This is the third and final day of major minerals. I know it may seem a little dull, but my hope is that you are realizing the importance of each of these tiny nutrients. And that you are also seeing the bigger picture: our diets must be balanced and varied. Things like counting calories, eliminating fats, or eating the same thing for breakfast every morning are not going to cut it. If we do those things, our body will be lacking in some major nutrients and our weight, mood and overall health will suffer. We need to eat fresh foods, not processed foods. We need to recognize the fact that processed foods and things like alcohol, sugar, and some medications can really interfere with our nutrient absorption. If we understand how these relationships work, we can make better decisions to support our health.
Just some things to keep in mind! Moving on…
Magnesium plays a role in metabolism through enzyme activation and energy production. It is also vital for cell reproduction, as well as brain, heart, liver and kidney health. So, pretty much everything in your body depends on magnesium! And despite this, magnesium deficiencies are very common. Many people are consuming enough magnesium, but are not absorbing enough magnesium. Things that reduce absorption and/or increase secretion (before utilization) of magnesium include alcohol, high calcium intake (especially if you are taking calcium supplements), diuretics such as coffee or tea, liver or kidney disease, and oral contraceptives. Some signs of a magnesium deficiency include fatigue, mental confusion, irritability, heart problems, muscle cramping, loss of appetite, insomnia, and stress.
The best food sources of magnesium include tofu, legumes, seeds, nuts, whole grains, and (as always!) leafy greens.
When we think potassium, we think bananas. It’s just one of those things – like milk and calcium. But in reality, bananas are not the best food source of potassium. They are high on the list, but other great sources include potatoes, avocados, tomatoes, cantaloupe, chicken, salmon and lima beans.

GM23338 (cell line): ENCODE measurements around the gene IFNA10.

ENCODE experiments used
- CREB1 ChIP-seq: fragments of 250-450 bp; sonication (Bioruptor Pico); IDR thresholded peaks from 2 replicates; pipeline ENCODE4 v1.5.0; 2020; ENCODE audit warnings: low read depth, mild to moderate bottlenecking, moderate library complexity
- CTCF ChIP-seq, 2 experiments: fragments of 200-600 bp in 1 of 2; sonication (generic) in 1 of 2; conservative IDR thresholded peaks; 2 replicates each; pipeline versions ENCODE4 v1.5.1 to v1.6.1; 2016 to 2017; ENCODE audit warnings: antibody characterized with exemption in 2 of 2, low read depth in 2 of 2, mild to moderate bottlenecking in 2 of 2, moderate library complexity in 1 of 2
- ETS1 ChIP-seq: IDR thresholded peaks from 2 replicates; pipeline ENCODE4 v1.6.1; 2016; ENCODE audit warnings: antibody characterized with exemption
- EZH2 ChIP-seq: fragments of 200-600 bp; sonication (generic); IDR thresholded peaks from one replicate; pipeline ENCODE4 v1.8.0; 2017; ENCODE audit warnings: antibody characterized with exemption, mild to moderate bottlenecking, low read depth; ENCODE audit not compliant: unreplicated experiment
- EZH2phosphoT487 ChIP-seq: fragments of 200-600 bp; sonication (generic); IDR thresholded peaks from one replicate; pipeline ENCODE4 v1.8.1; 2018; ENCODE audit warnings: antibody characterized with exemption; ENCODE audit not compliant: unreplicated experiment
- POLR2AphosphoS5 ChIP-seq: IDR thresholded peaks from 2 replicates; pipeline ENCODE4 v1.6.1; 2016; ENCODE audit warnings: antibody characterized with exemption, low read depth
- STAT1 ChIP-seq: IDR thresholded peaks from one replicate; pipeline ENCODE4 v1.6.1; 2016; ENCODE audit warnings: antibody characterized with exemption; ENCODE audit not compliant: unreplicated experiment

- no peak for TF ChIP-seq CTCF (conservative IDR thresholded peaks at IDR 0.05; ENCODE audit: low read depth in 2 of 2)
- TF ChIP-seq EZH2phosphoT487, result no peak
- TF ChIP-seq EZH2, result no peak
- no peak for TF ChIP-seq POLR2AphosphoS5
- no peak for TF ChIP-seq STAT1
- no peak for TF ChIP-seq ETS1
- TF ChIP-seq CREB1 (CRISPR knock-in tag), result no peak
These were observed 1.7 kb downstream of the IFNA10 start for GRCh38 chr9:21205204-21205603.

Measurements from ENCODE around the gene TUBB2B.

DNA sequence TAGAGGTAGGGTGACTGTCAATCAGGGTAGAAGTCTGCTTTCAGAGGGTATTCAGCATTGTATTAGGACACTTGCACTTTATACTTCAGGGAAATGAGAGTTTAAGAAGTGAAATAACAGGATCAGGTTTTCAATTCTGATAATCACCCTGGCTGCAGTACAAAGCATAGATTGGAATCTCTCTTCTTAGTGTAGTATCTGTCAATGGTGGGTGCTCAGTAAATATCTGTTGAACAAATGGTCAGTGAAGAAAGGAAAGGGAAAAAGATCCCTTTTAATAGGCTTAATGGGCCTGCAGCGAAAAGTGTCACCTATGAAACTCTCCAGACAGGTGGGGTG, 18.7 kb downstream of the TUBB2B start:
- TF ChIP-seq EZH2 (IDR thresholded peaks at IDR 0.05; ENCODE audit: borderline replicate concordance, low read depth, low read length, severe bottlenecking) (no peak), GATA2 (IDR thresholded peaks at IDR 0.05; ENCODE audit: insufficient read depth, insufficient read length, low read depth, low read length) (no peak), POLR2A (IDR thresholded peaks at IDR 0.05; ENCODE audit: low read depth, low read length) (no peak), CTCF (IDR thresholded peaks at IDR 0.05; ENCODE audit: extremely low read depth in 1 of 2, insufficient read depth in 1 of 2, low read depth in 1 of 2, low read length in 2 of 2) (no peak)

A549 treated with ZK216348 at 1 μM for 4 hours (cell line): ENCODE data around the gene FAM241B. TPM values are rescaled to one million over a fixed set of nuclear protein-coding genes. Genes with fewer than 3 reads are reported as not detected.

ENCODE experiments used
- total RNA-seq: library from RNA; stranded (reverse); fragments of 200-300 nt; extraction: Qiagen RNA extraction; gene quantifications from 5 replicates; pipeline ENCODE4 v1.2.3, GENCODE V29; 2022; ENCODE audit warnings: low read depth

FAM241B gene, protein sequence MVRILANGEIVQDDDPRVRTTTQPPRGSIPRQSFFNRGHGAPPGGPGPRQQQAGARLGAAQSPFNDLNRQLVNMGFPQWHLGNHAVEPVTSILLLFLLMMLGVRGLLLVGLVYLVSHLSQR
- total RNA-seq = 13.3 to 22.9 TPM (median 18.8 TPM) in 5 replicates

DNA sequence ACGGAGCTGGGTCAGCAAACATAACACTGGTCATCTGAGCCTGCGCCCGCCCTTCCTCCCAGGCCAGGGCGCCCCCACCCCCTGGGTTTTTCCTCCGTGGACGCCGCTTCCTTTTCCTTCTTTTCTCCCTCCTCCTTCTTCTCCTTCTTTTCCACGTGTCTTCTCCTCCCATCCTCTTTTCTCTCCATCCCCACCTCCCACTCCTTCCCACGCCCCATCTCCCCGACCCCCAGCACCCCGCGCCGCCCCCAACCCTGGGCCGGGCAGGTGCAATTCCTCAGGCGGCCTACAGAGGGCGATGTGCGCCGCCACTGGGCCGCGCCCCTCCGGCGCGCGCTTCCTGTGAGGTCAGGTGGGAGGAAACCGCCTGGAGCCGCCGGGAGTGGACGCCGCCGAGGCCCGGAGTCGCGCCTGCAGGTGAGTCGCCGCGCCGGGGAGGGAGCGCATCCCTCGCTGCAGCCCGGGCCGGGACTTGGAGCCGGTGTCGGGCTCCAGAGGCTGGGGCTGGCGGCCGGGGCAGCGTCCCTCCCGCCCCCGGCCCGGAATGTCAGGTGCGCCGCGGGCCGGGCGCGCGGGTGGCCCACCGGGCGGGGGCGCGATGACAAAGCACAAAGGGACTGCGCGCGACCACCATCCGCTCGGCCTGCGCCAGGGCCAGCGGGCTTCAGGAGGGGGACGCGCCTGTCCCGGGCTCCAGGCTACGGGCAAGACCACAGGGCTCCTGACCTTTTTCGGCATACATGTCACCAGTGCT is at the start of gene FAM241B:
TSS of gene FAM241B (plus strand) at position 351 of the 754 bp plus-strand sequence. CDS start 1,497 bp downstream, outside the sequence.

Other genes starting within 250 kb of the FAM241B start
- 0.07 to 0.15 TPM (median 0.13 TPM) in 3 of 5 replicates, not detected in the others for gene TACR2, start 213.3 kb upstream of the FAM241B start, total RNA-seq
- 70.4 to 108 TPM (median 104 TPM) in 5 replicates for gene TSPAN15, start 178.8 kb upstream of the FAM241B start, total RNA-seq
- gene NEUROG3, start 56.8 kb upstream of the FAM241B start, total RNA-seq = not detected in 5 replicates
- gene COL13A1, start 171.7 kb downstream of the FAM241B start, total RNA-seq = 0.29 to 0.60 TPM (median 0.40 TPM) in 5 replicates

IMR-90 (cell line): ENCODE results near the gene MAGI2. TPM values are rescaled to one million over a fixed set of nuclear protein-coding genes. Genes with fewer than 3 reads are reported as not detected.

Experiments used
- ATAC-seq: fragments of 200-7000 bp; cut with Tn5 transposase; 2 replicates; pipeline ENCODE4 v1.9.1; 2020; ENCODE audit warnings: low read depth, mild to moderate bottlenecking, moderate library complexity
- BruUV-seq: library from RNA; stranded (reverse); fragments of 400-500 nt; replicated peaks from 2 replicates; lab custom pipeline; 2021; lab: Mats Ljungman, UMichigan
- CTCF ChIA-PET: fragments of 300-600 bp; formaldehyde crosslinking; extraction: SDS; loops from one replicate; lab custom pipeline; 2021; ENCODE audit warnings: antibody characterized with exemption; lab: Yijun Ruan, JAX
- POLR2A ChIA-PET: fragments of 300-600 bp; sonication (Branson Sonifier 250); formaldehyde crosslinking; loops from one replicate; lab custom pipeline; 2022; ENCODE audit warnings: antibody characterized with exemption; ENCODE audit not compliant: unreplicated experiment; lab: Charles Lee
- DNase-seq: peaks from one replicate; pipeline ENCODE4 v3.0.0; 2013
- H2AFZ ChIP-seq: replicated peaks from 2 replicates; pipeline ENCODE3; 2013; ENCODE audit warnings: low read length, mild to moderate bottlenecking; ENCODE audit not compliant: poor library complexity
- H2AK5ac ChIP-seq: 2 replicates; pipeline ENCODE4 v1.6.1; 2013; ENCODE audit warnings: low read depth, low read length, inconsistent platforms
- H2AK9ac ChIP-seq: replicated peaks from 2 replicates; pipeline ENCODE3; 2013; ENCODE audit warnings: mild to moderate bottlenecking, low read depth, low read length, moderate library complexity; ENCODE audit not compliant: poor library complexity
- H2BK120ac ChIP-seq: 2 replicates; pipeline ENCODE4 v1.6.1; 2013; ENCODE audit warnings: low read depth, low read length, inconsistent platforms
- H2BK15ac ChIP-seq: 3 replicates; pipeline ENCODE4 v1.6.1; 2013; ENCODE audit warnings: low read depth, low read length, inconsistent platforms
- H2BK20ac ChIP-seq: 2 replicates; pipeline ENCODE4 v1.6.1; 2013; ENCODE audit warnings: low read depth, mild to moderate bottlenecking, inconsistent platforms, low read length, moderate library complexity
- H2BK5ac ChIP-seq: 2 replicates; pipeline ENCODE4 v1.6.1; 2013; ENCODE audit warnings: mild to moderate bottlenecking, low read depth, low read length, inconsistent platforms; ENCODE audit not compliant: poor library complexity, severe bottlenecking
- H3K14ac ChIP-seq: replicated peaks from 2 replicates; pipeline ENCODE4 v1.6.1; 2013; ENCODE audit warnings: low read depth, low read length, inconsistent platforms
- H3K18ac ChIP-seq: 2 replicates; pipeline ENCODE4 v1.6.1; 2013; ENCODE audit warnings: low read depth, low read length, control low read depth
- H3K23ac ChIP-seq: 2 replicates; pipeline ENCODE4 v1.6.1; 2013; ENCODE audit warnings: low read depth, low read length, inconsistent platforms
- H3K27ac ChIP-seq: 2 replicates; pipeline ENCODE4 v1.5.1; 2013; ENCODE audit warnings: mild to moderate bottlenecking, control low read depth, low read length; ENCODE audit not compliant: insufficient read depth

Potassium works with sodium and chloride to maintain fluid and electrolyte balance inside and outside of our cells. It also helps maintain acid-base balance inside our body – something that is critical to our health. Remember, disease only grows in an overly-acidic environment. Potassium is also important for muscle and nerve cells, and heart, kidney and adrenal function. Low potassium levels are linked to high blood pressure, and depletion can occur when someone has diarrhea, excessive sweating or vomiting. Some signs of a potassium deficiency are muscle weakness, fatigue, mental confusion, irritability, and heart problems.
Sulfur stabilizes proteins, forms parts of the B-vitamins, and makes up part of the hormone insulin. Insulin is that hormone we all abuse when we eat too much sugar at once. It’s important, and we want to take care of it, because when it becomes tired and worn out from responding to our sugar habit, it can lead us to disease, especially diabetes. The body’s sulfate intake needs are met as long as there is adequate protein in the diet, so a deficiency in sulfur is rare. The best food sources are any protein-rich foods. A fairly easy mineral – but still important!
Tomorrow I’ll wrap up the Major Minerals with some explanation on the best way to cook vegetables so as to retain all the minerals. It’s simple but very important, and many are unaware of a common practice that is actually sucking all the minerals right out of the vegetables!